Community and business leaders can take immediate action to both save money and better prepare for climate change impacts, according to a study released this month by the Manomet Center for Conservation Sciences.
“Everyone thinks that climate change adaptation is expensive,” said Manomet Senior Program Leader Eric Walberg. “The truth is, it will cost a lot more in the long run if you don’t prepare for climate change.”
Among the Manomet recommendations:
Plan for resilient coastlines by including sea level rise and storm surge projections in decisions on the location and character of new development. Climate smart decisions in the coastal zone will protect health and safety of citizens, limit future tax burden and protect the health of costal ecosystems.
Keep existing green infrastructure in place to minimize flood threat and protect water quality. Maintaining forested riparian buffers and protecting headwater streams is among the most cost effective flood control measures. Attempting to replace these services with gray infrastructure is costly and often ineffective. In the case of the Sebago Lake Watershed in Maine the green infrastructure network provides filtration savings of $70 million.
Size new storm water infrastructure to handle increased precipitation intensity. “Much of the existing infrastructure was designed for the climate we used to have, not the one we have now and certainly not the one we’ll have in the future,” Walberg said.
“The decisions we make now are going to have ramifications for many years in terms of cost, health and safety and ecosystem function,” Walberg said. “We identified several clear ways that communities can save taxpayer dollars and become more resilient to climate change.”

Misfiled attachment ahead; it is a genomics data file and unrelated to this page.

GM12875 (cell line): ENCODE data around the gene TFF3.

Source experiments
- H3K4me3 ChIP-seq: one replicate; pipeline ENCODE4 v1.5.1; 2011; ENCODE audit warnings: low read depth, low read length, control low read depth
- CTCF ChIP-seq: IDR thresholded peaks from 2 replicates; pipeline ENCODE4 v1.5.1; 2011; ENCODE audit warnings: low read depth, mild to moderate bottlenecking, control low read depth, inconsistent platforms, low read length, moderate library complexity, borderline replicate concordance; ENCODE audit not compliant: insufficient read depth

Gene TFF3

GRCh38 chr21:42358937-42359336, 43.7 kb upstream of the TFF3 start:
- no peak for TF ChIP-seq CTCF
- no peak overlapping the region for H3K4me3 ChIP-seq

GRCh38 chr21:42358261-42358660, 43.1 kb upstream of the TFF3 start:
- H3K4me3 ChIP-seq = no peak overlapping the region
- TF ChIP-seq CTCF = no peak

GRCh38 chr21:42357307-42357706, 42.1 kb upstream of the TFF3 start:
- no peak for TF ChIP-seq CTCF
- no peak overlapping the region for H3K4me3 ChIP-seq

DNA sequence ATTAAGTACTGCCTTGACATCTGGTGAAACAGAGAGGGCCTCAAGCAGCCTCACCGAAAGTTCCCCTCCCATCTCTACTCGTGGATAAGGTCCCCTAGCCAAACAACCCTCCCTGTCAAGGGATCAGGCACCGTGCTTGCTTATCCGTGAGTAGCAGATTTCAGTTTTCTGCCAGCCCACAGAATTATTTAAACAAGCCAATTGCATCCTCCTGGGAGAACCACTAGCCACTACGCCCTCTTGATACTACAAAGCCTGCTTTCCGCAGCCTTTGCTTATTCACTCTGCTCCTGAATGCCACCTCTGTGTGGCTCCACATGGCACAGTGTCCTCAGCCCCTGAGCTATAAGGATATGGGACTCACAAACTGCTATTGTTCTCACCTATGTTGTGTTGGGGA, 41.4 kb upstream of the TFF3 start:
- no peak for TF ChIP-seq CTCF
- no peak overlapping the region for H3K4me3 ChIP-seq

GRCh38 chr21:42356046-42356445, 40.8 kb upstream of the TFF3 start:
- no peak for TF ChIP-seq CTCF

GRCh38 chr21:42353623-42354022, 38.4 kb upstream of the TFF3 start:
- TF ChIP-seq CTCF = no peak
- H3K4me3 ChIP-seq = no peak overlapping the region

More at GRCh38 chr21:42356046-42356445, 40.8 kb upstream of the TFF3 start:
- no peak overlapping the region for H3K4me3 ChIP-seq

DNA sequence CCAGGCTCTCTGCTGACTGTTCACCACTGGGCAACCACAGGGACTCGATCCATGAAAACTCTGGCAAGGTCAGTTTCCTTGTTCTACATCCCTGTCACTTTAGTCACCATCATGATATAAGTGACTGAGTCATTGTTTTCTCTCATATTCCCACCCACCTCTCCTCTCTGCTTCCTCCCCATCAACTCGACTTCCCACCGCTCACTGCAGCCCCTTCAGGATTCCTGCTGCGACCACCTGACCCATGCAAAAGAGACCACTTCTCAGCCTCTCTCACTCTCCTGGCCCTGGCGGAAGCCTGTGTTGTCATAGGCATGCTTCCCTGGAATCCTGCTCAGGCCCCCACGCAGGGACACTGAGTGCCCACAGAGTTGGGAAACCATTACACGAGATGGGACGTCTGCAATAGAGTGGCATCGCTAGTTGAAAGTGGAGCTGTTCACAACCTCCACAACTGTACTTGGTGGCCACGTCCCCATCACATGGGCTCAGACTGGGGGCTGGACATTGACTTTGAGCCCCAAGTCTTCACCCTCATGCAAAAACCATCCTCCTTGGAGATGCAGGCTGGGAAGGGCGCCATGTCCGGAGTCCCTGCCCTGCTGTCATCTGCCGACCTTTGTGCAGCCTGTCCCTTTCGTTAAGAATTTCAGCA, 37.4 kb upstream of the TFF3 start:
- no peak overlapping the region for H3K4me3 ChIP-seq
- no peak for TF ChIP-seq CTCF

The Manomet climate change adaptation work supports many of the adaptation goals that President Obama articulated in his speech on June 25th.
Specifically, the White House plan will "support climate-resilient investments," "maintain agricultural productivity" and “provide tools for climate resilience” – all priorities that are identified in the Manomet reports.
“The president’s speech brought much needed attention to climate change adaptation,” said Manomet Senior Program Leader Eric Walberg, who headed up the research. “We need to be making smart decisions now and hopefully more communities will pay attention to the critical issue.”
For more than 40 years, the Manomet Center has used science and partnerships to build a more sustainable world. The Center is a non-profit research organization headquartered in Massachusetts with scientists working across North and South America.
For more information about the climate change adaptation reports, contact Manomet Center Communications Director David McGlinchey at firstname.lastname@example.org or 508-224-6521.